Why do I need a Trust?

 

A Trust is a very effective estate planning tool and protection mechanism against creditors.

Asset Protection:

Trust property does not form part of the personal estate of the Beneficiaries until vesting takes place, which in a discretionary Trust only occurs when the Trustees exercise this option, therefore these assets are beyond reach of the Beneficiaries’ creditors.

Estate Planning:

On death all assets in your personal estate attract taxes and estate administration expenses which could add up to a substantial amount, such as:

Capital Gains Tax (CGT) At death you are deemed to have disposed of all your assets at the market value of the assets on the day before you died. The difference between the market value and the base cost (value of assets when acquired or value as at October 2001) could result in a capital gain, taxable at a maximum of 10% of the total gain, taking into account certain exclusions provided for in the Income Tax Act.

Estate Duty Everyone gets a R3.5 million rebate and estate duty of 20% is payable on anything over and above that amount.

Executors Fee An Executor is entitled to a fee of 3.5% (plus VAT) on the gross value of the capital assets at time of death as well as 6% (plus VAT) on all income after death until winding up of the estate.Only the residue of the estate (in other words after the creditors, legacies, taxes and administration costs have been settled) are paid to the heirs.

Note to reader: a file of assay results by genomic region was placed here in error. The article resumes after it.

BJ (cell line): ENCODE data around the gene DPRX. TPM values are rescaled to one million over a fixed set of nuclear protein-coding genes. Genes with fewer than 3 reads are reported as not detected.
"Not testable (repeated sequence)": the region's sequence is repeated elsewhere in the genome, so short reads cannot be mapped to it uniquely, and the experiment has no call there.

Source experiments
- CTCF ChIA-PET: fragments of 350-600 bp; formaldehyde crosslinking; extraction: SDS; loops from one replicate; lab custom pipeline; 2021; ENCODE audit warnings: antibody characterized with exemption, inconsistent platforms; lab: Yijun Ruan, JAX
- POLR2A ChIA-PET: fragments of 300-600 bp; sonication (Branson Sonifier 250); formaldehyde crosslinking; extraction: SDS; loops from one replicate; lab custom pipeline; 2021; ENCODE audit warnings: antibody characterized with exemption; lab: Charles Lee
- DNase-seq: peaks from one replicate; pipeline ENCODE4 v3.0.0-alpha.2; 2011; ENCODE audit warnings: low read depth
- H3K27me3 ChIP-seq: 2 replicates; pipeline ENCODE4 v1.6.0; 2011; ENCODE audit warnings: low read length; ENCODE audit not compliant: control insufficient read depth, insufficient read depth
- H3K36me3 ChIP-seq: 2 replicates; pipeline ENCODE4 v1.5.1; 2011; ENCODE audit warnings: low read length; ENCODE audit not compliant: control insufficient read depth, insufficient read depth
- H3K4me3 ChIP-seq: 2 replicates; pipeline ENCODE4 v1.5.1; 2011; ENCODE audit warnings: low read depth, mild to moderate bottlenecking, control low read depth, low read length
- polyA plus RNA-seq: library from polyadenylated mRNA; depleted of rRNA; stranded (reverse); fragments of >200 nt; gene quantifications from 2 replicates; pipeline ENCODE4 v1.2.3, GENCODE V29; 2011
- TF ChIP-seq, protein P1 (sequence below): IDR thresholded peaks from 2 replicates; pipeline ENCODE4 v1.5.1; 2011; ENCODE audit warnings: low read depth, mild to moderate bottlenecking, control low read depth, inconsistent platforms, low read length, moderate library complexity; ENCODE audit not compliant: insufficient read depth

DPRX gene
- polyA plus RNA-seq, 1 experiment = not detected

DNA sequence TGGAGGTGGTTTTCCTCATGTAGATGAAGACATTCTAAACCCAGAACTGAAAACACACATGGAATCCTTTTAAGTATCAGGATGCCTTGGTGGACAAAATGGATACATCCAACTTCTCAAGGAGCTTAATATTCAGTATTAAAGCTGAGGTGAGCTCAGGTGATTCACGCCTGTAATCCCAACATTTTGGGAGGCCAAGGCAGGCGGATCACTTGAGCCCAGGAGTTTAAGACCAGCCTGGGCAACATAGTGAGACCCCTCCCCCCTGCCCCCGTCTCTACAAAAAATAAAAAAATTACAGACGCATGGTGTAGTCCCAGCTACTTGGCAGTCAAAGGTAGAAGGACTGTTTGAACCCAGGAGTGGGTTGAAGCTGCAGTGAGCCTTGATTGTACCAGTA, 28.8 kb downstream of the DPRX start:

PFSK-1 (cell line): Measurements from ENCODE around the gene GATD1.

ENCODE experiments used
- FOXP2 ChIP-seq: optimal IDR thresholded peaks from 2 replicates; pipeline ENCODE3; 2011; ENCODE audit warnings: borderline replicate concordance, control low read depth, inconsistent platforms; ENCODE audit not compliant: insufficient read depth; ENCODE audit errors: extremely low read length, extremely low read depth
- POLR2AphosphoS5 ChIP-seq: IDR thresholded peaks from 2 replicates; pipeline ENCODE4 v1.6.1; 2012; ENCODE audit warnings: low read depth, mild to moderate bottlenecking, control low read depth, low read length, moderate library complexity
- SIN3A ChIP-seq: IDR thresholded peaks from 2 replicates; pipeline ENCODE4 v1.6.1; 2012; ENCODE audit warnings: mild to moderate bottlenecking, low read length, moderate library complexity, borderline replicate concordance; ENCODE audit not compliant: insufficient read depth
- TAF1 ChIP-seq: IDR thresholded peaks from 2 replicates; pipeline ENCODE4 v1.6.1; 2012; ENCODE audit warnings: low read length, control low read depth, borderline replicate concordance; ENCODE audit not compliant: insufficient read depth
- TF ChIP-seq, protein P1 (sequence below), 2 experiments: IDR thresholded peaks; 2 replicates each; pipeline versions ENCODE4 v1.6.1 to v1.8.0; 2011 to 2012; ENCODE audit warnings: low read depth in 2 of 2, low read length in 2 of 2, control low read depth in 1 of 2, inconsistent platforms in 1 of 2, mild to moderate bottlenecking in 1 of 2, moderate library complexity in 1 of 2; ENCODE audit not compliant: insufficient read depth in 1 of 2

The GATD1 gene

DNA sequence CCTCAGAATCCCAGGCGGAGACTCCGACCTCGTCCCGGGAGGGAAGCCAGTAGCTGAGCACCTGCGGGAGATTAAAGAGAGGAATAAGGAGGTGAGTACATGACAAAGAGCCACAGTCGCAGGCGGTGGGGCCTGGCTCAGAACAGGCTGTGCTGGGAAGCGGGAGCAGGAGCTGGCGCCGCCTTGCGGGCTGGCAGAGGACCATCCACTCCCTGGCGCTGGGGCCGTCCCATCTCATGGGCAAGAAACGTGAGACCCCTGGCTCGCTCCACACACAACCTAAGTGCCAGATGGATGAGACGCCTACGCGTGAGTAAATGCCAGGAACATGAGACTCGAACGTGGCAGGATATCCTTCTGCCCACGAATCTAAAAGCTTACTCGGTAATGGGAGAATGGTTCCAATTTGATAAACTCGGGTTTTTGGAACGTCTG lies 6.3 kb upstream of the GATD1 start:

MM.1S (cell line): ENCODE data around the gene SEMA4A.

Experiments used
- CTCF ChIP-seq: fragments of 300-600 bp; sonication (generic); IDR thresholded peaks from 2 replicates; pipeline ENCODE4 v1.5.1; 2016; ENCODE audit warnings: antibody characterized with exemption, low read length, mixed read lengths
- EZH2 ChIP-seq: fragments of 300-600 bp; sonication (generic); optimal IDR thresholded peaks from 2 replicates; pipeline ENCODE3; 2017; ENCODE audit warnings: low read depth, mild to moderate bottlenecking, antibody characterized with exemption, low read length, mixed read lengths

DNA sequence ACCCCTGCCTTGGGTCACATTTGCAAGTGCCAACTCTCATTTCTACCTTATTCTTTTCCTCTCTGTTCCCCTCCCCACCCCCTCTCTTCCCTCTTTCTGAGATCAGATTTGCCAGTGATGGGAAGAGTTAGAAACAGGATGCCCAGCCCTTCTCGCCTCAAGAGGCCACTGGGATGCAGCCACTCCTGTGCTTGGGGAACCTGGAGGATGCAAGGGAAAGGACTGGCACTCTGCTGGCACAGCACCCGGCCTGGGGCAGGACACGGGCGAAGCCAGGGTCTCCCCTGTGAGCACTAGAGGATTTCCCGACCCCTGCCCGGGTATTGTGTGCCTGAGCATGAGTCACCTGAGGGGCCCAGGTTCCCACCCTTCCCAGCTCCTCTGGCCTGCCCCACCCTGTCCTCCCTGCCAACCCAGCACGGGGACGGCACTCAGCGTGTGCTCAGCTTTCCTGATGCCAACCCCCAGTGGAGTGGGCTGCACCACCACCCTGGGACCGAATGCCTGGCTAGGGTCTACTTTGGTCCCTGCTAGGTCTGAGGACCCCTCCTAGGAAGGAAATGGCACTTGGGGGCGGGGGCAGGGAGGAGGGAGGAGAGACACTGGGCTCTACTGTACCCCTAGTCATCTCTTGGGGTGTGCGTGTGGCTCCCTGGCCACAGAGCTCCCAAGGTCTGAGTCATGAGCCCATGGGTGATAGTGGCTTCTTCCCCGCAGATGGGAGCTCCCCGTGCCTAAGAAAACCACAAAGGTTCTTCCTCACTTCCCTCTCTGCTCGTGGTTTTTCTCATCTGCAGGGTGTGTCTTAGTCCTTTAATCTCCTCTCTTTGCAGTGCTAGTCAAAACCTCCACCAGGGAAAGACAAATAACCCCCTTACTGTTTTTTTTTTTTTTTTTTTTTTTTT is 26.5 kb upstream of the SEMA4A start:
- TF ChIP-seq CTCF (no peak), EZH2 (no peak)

Protection of minors Through Trusts you are protecting the interest of minor children until they are old enough to handle their own financial affairs. You can also ensure that no benefits to minor children are forfeited to the Guardians Fund.

Continuity The Trust can continue for future generations and adds continuity to the estate planning of the family. As a separate vehicle, the Trust is not affected by the death of the Founder, but will continue to operate as before.

Estate Freezing When a person dies, the estate is frozen and under control of the Executor. Winding up of the estate can take years and could leave your family in a desperate situation.

Would It Not Be Better If You Owned Nothing, Having All Assets Under The Protection Of Trusts

Why do I need a separate Residence Trust from a Family Trust?

The reason for having a separate family Trust and residence Trust is two-fold. Firstly the family Trust should never have any debt, and therefore if property were to be in the family Trust it would have to be paid off and never bonded again in the future. By having a separate residence Trust it allows one the flexibility of having one’s own home bonded or, if it is paid off, the ability to bond it in the future..

Do I lose control over my assets?

The settler is no longer the legal owner of the assets and is therefore not entitled to effect control thereon.

The settler, as Founder, can however retain some control over the assets by being appointed a Trustee of the Trust. The powers of control that Trustees possess are detailed in the Trust Deed, and through the wording of the Trust deed, i.e. negative control mechanisms such as being appointed as Trustee, the requirement to be present at Trustee meetings to establish a quorum, the requirement to sign, as Trustee, any documentation, control can be retained.

It is however very important to carefully consider the extent of control by the Founder. Should there be no clear distinction between control over and benefit from the assets, SARS could allege that the Founder has retained effective control of the Trust and its property. That property would then be deemed property of the Founder on his death for estate duty purposes. (Section 3(3)(d) of the Estate Duty Act 45 of 1955). Also, should the fonder retain effective control it would also expose the Trust and Trust assets to personal claims by third parties, such as divorce claims (Jordaan v Jordaan), or claims by creditors.

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